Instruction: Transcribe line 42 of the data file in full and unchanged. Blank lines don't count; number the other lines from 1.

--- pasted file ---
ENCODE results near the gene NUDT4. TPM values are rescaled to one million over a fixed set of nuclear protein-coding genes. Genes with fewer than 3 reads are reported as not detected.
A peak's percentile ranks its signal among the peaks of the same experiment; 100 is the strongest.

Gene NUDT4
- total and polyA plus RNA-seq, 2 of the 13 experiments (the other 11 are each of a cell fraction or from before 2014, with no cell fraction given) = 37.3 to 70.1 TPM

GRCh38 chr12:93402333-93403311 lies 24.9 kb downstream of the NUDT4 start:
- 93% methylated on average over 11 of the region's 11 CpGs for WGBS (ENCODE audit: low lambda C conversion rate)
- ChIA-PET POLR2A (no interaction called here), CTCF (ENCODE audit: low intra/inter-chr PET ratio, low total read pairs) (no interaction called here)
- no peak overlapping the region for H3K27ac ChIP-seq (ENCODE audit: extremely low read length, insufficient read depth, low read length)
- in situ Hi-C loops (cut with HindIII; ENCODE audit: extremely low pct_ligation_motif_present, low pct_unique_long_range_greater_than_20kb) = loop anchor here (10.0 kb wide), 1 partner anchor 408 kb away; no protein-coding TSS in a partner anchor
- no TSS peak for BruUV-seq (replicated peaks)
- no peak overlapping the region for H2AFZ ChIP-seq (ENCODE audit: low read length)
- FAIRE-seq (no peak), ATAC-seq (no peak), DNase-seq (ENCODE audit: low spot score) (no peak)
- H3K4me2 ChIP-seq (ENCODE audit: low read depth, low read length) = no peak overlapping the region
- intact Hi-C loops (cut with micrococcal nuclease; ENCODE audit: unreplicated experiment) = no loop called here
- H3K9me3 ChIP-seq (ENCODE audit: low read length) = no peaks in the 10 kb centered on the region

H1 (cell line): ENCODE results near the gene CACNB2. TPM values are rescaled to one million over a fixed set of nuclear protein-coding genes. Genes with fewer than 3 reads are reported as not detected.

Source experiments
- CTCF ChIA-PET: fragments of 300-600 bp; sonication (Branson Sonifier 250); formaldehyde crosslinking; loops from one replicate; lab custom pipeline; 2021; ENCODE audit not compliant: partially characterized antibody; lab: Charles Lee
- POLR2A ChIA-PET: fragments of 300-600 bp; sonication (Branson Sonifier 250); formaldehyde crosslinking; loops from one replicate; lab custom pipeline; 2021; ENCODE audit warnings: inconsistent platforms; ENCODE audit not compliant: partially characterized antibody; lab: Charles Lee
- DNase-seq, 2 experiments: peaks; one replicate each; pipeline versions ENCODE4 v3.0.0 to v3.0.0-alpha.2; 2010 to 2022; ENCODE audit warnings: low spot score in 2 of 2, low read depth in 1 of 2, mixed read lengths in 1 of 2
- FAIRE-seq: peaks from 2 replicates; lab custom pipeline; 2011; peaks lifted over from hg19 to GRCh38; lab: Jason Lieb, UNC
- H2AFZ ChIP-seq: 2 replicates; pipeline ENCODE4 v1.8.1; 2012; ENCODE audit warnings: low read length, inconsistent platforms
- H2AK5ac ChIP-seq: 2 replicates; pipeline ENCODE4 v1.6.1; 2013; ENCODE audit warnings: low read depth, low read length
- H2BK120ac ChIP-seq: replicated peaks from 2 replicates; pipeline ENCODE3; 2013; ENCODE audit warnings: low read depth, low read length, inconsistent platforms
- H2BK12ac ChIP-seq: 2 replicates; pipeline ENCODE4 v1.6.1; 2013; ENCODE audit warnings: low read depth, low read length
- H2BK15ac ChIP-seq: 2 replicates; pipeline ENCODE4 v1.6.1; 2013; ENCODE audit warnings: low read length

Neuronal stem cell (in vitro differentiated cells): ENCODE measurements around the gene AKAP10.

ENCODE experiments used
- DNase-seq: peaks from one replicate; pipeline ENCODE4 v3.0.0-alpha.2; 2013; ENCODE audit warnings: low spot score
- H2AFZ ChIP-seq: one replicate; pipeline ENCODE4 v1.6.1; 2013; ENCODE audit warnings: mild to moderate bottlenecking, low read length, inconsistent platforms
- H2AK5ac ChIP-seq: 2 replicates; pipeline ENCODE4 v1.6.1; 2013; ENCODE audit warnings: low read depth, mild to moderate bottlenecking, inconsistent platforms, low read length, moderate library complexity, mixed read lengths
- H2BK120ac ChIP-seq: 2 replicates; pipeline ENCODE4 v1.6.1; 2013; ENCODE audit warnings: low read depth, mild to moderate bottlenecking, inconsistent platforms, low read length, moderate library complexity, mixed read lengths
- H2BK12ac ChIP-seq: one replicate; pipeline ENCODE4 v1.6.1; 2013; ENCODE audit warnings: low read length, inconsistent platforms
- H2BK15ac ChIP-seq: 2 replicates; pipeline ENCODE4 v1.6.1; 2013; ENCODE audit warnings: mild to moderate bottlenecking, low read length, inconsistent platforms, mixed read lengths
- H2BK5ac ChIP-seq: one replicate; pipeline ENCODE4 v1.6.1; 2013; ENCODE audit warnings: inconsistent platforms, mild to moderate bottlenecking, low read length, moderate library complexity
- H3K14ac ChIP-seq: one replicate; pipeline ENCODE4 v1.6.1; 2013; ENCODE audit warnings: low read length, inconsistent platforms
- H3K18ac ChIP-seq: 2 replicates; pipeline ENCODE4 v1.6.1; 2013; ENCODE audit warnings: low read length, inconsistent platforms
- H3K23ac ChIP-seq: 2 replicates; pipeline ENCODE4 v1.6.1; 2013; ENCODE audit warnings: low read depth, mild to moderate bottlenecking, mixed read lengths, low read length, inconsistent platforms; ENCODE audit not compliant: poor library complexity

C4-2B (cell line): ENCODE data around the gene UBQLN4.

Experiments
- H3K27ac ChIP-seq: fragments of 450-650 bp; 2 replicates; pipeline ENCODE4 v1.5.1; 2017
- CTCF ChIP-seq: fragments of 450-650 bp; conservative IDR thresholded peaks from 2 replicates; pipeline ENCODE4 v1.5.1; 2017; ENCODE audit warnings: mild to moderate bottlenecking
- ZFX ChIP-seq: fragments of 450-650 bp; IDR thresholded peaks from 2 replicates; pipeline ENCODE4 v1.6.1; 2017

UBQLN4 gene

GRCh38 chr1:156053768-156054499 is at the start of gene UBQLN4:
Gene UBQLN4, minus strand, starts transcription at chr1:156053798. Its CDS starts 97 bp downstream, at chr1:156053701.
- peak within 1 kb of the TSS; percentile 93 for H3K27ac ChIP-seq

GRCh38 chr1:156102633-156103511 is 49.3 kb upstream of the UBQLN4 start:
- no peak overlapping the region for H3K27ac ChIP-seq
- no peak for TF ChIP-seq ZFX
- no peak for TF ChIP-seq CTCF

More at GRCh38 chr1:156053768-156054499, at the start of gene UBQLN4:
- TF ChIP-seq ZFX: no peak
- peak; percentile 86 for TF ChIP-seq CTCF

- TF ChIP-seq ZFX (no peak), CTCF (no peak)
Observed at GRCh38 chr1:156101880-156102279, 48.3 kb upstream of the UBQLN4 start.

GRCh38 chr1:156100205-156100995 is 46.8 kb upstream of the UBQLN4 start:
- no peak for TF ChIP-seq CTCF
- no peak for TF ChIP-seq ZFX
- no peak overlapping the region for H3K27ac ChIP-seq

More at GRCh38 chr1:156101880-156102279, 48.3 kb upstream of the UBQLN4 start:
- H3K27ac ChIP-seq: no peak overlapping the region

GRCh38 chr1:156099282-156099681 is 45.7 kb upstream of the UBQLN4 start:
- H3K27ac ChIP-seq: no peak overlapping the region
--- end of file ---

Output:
- CTCF ChIP-seq: fragments of 450-650 bp; conservative IDR thresholded peaks from 2 replicates; pipeline ENCODE4 v1.5.1; 2017; ENCODE audit warnings: mild to moderate bottlenecking